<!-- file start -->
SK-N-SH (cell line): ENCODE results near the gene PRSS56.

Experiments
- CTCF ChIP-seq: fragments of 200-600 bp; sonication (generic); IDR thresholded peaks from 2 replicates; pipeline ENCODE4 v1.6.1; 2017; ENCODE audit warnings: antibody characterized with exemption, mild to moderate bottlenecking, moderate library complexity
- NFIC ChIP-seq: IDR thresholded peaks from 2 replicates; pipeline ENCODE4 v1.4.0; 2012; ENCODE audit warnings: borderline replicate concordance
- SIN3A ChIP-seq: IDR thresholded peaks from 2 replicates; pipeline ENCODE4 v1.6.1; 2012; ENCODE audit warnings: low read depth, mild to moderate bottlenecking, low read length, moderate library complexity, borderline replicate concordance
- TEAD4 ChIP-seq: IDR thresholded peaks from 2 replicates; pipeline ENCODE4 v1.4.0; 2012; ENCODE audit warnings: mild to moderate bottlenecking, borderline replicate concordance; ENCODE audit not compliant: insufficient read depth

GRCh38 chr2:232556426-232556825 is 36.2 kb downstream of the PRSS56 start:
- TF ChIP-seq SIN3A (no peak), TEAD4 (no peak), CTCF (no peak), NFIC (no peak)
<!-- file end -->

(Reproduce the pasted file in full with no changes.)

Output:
SK-N-SH (cell line): ENCODE results near the gene PRSS56.

Experiments
- CTCF ChIP-seq: fragments of 200-600 bp; sonication (generic); IDR thresholded peaks from 2 replicates; pipeline ENCODE4 v1.6.1; 2017; ENCODE audit warnings: antibody characterized with exemption, mild to moderate bottlenecking, moderate library complexity
- NFIC ChIP-seq: IDR thresholded peaks from 2 replicates; pipeline ENCODE4 v1.4.0; 2012; ENCODE audit warnings: borderline replicate concordance
- SIN3A ChIP-seq: IDR thresholded peaks from 2 replicates; pipeline ENCODE4 v1.6.1; 2012; ENCODE audit warnings: low read depth, mild to moderate bottlenecking, low read length, moderate library complexity, borderline replicate concordance
- TEAD4 ChIP-seq: IDR thresholded peaks from 2 replicates; pipeline ENCODE4 v1.4.0; 2012; ENCODE audit warnings: mild to moderate bottlenecking, borderline replicate concordance; ENCODE audit not compliant: insufficient read depth

GRCh38 chr2:232556426-232556825 is 36.2 kb downstream of the PRSS56 start:
- TF ChIP-seq SIN3A (no peak), TEAD4 (no peak), CTCF (no peak), NFIC (no peak)